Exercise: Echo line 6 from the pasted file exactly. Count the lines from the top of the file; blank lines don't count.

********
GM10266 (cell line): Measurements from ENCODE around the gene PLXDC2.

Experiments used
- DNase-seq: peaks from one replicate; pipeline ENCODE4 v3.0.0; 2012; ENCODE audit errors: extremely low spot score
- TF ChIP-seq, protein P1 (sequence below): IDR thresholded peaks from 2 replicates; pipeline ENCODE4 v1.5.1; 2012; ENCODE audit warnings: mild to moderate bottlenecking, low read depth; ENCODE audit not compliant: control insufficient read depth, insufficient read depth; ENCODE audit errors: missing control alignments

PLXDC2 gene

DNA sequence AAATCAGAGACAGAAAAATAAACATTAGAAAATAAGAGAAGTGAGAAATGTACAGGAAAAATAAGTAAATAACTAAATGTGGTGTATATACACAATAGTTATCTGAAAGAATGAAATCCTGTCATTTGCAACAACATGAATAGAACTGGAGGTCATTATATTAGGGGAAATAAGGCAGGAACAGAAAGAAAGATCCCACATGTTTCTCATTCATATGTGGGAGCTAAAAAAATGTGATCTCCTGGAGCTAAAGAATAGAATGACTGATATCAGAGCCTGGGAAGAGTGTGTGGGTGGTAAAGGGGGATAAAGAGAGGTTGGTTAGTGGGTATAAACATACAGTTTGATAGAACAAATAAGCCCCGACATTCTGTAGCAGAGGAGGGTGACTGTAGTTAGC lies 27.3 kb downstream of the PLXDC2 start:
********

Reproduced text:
DNA sequence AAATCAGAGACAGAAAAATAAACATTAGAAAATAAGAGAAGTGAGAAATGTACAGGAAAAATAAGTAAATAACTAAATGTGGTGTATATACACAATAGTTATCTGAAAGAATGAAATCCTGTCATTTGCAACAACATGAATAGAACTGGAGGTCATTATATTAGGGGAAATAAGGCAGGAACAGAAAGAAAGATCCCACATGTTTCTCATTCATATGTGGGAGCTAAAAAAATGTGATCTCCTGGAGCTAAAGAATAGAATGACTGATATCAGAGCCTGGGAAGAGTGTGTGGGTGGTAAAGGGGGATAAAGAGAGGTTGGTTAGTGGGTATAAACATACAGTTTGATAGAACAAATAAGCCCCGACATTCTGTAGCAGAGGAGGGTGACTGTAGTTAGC lies 27.3 kb downstream of the PLXDC2 start: